I have been following climate change news since 2008 and it seems to me that science is finding out new information all the time that requires us to go back and tweak the climate models.

    This is how science works and is as it should be.

    Things like carbon black changing albedo or the Earth’s magnetic field transferring energy from the sun to the Earth (in addition to just the radiation we receive).

    Or charged particles effect on ozone.

    Or warm water melting glaciers from the bottom.

    Or whether the MWP was worldwide or merely local.

    Holes in our understanding of the carbon cycle.

    I could go on and on – and that is just over the last three years.

    Who knows what we will learn tomorrow or next year that will cause us to fundamentally change the climate models, and therefore the forecast for 2100.

  134. Roddy Campbell Says:

    I think I’ve been spammed?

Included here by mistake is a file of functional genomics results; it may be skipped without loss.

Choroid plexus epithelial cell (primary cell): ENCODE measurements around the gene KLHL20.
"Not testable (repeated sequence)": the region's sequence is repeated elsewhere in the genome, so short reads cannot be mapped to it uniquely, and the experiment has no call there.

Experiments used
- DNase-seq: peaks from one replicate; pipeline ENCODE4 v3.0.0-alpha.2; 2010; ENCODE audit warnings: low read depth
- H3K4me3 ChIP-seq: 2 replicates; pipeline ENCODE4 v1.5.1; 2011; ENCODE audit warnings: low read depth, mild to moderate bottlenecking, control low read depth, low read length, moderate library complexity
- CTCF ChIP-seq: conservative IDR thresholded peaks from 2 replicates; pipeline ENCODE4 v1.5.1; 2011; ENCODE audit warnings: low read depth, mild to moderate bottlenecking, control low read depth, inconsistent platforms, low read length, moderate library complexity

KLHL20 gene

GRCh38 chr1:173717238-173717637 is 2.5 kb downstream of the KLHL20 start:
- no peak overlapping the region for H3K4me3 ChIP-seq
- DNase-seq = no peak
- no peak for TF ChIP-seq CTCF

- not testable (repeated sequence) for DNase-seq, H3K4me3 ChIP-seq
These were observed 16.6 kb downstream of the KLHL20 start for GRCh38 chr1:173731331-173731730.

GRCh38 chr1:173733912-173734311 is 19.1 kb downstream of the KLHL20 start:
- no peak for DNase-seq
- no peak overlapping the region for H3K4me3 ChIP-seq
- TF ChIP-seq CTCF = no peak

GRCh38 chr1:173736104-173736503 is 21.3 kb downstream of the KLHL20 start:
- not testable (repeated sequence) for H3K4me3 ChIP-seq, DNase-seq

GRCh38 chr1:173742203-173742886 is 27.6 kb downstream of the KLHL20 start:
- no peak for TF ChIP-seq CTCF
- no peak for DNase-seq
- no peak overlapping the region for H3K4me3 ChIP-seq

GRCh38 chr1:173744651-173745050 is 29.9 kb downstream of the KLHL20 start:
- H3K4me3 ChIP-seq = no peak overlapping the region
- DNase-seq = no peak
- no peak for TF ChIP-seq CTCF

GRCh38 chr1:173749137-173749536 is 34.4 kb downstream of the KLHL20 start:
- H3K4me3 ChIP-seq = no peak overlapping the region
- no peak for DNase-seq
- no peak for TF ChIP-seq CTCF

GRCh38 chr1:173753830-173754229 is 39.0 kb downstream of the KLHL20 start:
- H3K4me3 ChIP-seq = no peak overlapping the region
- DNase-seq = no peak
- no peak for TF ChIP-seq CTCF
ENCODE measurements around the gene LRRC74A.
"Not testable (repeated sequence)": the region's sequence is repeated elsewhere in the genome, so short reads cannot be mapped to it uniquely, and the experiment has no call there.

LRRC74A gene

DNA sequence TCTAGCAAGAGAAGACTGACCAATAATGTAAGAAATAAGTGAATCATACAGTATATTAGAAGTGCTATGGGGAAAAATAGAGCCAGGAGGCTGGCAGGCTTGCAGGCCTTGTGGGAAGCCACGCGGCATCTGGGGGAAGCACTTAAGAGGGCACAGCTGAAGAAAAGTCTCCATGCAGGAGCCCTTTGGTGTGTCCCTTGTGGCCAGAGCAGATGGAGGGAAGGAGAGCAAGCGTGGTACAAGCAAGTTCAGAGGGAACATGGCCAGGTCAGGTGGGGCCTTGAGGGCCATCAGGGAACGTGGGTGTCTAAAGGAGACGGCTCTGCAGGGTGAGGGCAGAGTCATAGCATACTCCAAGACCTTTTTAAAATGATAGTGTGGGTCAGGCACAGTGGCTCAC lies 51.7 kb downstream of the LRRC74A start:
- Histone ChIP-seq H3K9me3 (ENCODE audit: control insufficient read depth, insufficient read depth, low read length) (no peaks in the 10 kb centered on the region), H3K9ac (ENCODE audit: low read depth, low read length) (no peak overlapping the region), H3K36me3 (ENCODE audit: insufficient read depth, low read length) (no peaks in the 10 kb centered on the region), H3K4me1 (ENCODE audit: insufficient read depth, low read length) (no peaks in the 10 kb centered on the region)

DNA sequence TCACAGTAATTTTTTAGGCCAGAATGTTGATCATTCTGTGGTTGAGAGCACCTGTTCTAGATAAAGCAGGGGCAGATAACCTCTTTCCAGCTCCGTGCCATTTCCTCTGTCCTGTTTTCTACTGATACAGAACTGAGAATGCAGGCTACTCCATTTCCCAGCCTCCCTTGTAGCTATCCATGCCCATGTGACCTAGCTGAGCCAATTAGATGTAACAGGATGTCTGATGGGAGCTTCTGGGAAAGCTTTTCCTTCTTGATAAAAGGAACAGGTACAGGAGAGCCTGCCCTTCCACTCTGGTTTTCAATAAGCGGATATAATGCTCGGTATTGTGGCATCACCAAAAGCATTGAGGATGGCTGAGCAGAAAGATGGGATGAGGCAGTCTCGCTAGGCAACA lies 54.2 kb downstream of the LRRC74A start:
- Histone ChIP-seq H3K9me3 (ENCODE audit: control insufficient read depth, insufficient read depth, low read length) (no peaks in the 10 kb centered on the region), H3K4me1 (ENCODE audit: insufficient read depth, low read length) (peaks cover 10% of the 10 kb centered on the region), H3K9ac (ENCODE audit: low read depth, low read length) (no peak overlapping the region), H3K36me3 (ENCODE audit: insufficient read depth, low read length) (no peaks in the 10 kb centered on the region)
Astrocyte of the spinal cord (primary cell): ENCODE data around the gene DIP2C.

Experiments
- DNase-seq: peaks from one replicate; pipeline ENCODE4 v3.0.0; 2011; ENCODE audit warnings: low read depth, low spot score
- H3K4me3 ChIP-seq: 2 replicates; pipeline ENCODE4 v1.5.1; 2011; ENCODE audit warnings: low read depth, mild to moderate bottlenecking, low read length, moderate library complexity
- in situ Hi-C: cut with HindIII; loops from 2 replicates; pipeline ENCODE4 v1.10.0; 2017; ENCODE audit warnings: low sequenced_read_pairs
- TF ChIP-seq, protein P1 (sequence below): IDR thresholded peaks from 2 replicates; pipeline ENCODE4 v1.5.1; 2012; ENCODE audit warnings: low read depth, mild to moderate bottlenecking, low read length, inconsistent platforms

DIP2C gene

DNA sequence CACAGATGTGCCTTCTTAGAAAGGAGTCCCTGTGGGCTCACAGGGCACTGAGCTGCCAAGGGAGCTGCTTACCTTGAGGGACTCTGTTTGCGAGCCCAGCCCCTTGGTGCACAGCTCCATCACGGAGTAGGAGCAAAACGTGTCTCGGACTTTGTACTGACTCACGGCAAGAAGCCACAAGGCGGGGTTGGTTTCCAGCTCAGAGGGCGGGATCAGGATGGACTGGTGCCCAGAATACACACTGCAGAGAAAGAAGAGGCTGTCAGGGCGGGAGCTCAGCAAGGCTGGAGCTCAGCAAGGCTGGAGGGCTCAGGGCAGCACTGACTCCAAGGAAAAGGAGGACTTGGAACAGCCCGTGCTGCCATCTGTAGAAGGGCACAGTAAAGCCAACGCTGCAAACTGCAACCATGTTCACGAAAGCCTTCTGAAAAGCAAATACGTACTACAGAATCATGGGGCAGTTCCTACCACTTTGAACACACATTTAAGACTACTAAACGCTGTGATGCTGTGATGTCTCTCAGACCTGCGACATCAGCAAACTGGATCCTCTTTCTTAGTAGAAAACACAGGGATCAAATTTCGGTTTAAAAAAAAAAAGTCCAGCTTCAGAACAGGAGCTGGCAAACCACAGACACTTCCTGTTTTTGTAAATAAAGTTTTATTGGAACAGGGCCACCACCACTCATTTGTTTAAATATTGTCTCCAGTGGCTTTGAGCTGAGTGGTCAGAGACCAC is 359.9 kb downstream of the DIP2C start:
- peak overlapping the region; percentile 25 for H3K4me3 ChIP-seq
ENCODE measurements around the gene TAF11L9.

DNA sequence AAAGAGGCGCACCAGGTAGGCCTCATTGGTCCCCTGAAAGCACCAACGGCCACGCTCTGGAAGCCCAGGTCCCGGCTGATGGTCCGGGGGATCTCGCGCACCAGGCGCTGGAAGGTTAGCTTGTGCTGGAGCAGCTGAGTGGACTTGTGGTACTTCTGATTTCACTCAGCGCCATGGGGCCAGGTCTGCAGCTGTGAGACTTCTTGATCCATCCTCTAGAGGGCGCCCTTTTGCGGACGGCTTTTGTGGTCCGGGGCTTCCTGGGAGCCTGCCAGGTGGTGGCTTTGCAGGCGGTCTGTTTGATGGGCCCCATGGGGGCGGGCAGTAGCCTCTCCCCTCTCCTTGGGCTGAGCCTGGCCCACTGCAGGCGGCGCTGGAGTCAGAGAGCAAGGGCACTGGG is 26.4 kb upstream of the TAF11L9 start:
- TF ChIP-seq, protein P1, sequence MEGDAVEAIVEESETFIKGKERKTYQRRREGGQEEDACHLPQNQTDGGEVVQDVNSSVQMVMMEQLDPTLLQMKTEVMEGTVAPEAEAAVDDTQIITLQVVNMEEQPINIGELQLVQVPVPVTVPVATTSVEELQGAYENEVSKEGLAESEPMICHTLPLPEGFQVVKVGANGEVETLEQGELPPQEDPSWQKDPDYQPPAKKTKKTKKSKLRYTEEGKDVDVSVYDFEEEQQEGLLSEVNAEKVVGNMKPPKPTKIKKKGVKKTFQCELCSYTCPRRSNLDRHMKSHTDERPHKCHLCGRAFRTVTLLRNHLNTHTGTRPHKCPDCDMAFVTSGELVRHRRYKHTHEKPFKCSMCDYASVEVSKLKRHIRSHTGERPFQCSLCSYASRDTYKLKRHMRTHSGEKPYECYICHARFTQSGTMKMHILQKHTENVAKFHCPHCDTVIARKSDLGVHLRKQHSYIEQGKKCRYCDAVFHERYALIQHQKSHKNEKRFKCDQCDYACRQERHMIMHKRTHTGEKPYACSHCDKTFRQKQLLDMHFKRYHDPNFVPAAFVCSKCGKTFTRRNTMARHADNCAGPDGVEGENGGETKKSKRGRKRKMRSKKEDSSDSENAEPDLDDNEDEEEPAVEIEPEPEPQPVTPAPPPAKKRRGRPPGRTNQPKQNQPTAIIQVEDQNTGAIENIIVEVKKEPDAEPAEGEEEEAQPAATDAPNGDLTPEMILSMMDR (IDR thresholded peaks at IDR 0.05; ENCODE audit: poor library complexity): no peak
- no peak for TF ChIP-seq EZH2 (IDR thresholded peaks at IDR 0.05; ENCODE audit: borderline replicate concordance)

135. Roddy Campbell Says:

    A cut-down version:

    ‘You played the religion-card, remember?’ – not intended to be personal, was musing on a) factless beliefs, and b) a presumption of a particular (religious) morality, for example Malthusian.

    ‘But it’s an interesting exercise in ethics, philosophy and human nature/psychology.’ – agreed

    ‘This is nothing more but projection from a middle-aged, white male who was so lucky to be born to a dad with a lake.’ – enough with playing the man already! I’m sorry the lake upsets you. I have two.

    ‘Somehow I always end up having this discussion with middle-aged, white males who owe their position mostly to luck.’ – you could be having it with pretty much anyone with open eyes, but I know what you mean. And pretty much all of us owe our position mostly to luck, good or bad. Acorn/tree etc.